– The medical provider wants your Medicare number even if the test is free.

– The service is not covered by Medicare but your provider tells you that they know how to get reimbursed for it.

– The provider tries to convince you that more tests are better, or that more tests will cause you to pay less for the visit.

– The provider tells you that the medical equipment or service is free, when you know there is a charge for it.

Additional signs of Medicare fraud include:

– Your provider charges you a co-payment for laboratory services (which are 100% covered by Medicare).

– The provider tries to entice new patients by proclaiming free consultations for Medicare patients.

– The provider claims to be a Medicare representative.

– The provider routinely waives your co-payments for services which require them, without even inquiring about your ability to pay.

– High-pressure sales or scare tactics are used to get you to purchase expensive services or equipment.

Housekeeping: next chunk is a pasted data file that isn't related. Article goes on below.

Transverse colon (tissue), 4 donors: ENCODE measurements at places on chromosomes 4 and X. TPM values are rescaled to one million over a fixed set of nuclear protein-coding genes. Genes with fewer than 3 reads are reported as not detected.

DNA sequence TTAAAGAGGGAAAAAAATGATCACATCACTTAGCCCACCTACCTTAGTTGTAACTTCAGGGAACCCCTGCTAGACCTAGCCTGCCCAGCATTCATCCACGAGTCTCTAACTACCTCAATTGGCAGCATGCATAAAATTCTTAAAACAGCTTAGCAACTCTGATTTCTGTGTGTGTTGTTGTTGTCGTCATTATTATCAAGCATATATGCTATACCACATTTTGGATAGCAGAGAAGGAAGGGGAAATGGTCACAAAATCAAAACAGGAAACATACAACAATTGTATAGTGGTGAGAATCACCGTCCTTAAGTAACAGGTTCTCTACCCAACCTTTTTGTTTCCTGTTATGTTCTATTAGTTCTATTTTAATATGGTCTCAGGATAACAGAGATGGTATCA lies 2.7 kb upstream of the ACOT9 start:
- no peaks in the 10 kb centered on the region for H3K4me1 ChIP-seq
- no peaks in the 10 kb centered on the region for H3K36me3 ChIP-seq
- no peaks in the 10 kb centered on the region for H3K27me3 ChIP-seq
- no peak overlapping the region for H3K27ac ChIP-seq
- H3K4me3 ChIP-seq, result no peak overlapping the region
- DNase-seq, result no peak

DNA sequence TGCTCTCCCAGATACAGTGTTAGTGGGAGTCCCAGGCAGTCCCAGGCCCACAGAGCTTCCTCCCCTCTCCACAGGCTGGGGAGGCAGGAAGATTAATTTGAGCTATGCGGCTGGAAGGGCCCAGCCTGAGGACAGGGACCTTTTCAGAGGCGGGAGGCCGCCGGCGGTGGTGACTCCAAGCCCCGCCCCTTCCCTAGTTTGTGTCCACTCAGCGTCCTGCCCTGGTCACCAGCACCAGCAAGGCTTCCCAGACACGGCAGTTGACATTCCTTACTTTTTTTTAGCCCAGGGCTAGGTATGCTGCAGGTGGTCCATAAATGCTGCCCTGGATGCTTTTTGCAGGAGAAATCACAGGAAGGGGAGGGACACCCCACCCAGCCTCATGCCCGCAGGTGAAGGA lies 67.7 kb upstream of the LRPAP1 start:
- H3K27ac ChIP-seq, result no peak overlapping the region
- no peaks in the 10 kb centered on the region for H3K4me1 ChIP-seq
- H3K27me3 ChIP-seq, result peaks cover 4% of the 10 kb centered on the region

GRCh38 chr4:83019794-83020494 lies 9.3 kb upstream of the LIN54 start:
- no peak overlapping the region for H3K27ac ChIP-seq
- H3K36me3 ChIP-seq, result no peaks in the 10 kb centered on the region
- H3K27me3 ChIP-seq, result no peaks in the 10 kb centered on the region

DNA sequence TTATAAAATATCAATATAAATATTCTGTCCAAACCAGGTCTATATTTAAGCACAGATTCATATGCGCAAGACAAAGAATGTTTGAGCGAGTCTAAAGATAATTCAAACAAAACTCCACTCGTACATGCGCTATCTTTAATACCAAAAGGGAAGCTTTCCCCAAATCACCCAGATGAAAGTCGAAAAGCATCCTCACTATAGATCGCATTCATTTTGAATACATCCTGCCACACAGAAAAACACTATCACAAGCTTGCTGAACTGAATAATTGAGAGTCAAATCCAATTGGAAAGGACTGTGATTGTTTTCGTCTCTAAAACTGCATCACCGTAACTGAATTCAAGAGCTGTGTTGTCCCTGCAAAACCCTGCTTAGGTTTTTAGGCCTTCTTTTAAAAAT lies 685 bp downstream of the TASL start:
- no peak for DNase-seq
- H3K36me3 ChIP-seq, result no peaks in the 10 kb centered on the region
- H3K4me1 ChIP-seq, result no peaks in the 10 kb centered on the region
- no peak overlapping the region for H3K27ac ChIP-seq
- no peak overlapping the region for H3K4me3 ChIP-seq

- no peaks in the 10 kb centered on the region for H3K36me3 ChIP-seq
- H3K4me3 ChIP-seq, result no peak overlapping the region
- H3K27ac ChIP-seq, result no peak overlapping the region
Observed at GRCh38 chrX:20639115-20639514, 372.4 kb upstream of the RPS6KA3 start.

– Your statement bills Medicare for services you did not receive.

Here are tips on how to help prevent Medicare fraud:  never give your Medicare insurance number to anyone but your medical provider, only appropriate medical officials should see your medical records, don’t exchange your Medicare card number for free services, be wary of providers who claim that they can get reimbursed for non-reimbursable services, and don’t believe a provider who claims to be endorsed by Medicare or the government.

Rewards For Medicare Fraud Reporting

There is a Medicare Incentive Reward program for reporting Medicare fraud and abuse.  If the information you provide leads to a Medicare fraud recovery of at least $100, the initial complaint was received after July 8, 1998, and the complaint is not related to an ongoing investigation, you may be eligible for a reward. 

Medicare fraud investigations may take months or even years.  If you are eligible for a Medicare fraud reward, you may receive $1,000 or 10% of the recovered funds, whichever is less.

Medicare Fraud and Abuse – a Prescription for Increased Premiums

Medicare, the U.S. Government’s health insurance program, provides medical coverage for citizens aged 65 years or older and certain disabled persons younger than 65 years.  With over one billion claims processed annually, Medicare has become the country’s largest managed provider of medical care.  With more than a billion transactions, tens of millions of members, and an increasingly-complex system, Medicare fraud and abuse of the system is inevitable.